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  The Kirkwall Ba'

The origin of the Ba' - the Beheading Game
Death and rebirth?

Veteran Ba' player, Bobby Leslie, prior to the throw-up of the 2001 New Year's Day Ba'

Given the importance of the Ba' to the Orkney's old midwinter celebrations, it is interesting to note the connection between the severed head element of the Tusker tale and the Celtic motif of the "Beheading Game" - best known in the Arthurian tale of Gawain and the Green Knight.

One theory as to the origin of the Beheading Game motif is that it is the remnant of a pagan midwinter ritual in which the New Year symbolically challenges the Old Year and is put to death.

So, in Gawain and the Green Knight, for example, Gawain beheads the Green Knight, who represents the old year, thus becoming symbolic of the triumphant "New Year". After decapitation, the Green Knight's head rolls among the watching crowd, who kick the grisly trophy around the gathering.

But the Green Knight does not die.

Instead, his headless body picks up the head and walks away - but not before informing Gawain that he must return in one year when his head will be struck off.

In other words, the triumph of the New Year will inevitably be followed by its death.

So could the "conflict" between the two sides of the Ba' game be a remnant of an ancient symbolic game that represented the end of the old year and the coming of the new?

The conflict between winter and summer

Similar to the eternal conflict between the old and new year is the Orcadian legend of the Sea Mither and her nemesis, Teran.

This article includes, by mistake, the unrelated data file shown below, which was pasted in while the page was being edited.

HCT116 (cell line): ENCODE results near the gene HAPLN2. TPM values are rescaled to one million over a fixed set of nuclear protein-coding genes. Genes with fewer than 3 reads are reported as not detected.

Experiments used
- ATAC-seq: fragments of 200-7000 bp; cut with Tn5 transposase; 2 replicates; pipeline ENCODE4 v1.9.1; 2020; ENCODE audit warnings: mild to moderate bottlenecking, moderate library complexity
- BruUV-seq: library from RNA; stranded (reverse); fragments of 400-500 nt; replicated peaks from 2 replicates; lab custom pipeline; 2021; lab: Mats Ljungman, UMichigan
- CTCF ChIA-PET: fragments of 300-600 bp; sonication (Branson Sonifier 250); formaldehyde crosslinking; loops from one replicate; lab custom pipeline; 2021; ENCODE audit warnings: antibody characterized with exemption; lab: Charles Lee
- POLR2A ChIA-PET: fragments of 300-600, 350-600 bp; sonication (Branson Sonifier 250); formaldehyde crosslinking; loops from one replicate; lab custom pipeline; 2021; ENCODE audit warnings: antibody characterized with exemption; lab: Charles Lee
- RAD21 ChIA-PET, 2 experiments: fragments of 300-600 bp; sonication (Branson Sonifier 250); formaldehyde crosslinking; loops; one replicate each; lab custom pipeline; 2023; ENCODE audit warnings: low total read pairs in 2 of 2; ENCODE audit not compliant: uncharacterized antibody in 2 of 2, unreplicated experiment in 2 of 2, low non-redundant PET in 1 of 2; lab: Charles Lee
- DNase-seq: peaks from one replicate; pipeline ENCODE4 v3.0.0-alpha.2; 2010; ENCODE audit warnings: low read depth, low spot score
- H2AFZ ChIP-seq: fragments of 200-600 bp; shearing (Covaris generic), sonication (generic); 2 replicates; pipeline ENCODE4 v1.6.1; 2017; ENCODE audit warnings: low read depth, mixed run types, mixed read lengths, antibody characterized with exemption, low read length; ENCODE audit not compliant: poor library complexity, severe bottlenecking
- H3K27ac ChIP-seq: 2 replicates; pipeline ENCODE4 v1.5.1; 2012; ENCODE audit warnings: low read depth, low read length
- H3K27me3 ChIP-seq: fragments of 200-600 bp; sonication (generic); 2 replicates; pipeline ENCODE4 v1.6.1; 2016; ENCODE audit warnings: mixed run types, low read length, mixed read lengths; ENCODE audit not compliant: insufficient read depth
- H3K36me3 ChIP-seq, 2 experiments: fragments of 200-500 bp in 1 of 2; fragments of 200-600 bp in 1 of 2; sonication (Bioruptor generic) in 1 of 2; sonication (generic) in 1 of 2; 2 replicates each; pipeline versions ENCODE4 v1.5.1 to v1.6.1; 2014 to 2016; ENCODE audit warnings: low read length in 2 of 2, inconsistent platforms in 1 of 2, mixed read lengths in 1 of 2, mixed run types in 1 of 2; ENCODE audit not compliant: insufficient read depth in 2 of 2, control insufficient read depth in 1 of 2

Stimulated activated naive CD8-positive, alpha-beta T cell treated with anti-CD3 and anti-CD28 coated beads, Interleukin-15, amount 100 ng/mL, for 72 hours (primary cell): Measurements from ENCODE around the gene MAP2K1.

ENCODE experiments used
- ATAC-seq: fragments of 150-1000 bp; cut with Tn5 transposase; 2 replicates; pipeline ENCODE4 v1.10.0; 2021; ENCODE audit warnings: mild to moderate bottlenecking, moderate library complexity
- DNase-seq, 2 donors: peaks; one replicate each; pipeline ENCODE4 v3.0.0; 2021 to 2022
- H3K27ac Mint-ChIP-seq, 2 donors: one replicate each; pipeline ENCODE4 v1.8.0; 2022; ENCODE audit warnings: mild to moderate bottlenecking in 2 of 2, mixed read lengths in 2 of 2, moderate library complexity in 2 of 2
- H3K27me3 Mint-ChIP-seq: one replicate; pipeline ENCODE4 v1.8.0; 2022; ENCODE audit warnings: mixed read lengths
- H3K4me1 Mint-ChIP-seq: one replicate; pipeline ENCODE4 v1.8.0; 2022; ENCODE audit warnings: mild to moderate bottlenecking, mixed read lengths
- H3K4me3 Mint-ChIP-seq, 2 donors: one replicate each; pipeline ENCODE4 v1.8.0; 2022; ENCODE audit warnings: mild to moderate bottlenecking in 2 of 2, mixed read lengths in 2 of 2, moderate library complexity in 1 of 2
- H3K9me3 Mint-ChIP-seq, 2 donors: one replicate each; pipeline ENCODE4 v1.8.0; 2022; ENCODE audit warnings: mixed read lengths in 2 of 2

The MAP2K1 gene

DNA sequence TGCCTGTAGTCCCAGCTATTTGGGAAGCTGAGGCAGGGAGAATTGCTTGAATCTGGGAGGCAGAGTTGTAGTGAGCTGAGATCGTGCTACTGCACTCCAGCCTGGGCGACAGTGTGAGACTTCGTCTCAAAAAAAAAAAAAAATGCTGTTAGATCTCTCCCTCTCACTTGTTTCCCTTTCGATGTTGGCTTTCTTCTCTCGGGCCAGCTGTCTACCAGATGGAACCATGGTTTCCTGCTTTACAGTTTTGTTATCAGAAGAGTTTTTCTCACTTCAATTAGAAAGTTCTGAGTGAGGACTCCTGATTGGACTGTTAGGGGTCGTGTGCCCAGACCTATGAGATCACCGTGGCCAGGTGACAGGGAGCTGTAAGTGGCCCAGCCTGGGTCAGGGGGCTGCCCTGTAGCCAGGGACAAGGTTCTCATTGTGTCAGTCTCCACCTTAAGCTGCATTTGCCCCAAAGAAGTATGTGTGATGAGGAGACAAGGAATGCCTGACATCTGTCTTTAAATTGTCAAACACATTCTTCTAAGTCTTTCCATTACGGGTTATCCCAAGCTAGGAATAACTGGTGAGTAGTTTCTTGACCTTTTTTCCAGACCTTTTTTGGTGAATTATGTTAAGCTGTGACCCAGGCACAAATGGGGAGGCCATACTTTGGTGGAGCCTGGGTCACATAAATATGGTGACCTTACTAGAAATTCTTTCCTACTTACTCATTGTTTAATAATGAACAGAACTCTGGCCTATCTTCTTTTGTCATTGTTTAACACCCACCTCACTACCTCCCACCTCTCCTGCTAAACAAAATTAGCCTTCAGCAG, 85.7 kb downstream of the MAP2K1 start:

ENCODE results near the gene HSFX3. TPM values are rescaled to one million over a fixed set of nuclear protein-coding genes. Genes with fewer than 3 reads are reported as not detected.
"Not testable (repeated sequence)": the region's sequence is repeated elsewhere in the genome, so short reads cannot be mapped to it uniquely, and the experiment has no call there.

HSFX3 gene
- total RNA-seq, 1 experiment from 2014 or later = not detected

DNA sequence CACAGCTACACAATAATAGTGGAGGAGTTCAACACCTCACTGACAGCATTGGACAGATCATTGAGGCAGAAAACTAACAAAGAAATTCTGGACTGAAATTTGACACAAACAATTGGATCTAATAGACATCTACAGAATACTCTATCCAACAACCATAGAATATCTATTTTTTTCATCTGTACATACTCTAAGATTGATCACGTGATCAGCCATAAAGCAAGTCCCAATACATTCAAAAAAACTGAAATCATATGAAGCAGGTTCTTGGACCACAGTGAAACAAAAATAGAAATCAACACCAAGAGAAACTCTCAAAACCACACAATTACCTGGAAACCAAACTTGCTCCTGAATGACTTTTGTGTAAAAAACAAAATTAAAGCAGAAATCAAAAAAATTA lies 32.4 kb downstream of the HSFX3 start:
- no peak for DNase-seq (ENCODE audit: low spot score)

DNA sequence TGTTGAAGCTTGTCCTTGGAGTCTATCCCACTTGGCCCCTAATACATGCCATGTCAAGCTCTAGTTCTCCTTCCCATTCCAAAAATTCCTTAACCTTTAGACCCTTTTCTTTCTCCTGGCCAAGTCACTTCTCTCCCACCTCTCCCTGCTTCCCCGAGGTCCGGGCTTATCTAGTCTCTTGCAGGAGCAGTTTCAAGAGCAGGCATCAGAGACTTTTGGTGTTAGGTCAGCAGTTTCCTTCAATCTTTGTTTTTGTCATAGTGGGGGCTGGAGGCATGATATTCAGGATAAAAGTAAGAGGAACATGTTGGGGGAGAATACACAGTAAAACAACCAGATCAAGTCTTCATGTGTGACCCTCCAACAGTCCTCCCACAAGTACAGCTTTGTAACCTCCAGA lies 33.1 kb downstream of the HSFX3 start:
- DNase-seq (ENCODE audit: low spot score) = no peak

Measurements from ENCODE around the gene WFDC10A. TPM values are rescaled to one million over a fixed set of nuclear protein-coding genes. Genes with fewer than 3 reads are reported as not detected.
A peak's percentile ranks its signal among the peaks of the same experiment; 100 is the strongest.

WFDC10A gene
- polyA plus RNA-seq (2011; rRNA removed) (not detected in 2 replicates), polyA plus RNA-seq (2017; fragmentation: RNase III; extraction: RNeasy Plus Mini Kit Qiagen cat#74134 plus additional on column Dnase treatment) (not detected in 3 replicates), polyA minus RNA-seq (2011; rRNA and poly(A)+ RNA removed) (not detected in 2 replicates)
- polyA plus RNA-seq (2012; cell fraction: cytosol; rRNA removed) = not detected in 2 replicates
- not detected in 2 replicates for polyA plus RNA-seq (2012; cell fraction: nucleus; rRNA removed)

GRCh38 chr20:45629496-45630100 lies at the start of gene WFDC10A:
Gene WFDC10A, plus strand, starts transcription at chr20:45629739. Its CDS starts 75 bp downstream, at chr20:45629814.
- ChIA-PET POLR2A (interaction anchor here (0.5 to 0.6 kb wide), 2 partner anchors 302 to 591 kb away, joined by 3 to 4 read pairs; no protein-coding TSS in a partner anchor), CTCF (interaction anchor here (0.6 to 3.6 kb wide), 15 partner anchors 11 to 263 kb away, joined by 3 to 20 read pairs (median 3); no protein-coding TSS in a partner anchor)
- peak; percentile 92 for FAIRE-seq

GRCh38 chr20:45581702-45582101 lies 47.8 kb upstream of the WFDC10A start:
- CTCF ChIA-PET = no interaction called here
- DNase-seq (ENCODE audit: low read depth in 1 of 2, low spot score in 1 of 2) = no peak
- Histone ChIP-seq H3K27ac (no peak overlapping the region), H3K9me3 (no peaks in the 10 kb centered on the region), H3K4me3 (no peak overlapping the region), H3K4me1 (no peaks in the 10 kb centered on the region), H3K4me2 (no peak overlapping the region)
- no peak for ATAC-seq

Representing the spirits of summer and winter, these two battled for the supremacy of their watery realm twice each year - once at the spring equinox, at which time Teran is defeated and bound, and again at the autumn equinox, when Teran breaks free and banishes the Sea-Mither.

In his book The Kirkwall Ba', author John Robertson compares the ba' to the struggles between these two spirits, and suggests the game may have originated as a ritual contest representing the strife between the two characters.

An ancient fertility rite?

Just as the mass football games could have had symbolic association with winter and summer, one tradition surrounding the Ba' may hint at its connection with fertility.

It was once thought that if the Ba' went up, Kirkwall would be rewarded with a good harvest, whereas a Doonie win would see bountiful catches of fish.

This is reflected in the old rhyme:

"Up wi' the Ba' boys,
Up wi' the Ba'
An' ye'll get cheap meal
An' tatties an' a'."

This belief seems to have survived through to the late nineteenth century, when, after a period of 29 years (1846-1875) of Doonie New Year victories, the Uppies finally broke the Doonie domination and the ba' went up.

After the game, an old spectator was recorded as saying that as it was 1846 - the first year of Doonie domination - that potato blight appeared in Orkney, "we'll surely hae guid tatties this year, after the ba' has gaen up."

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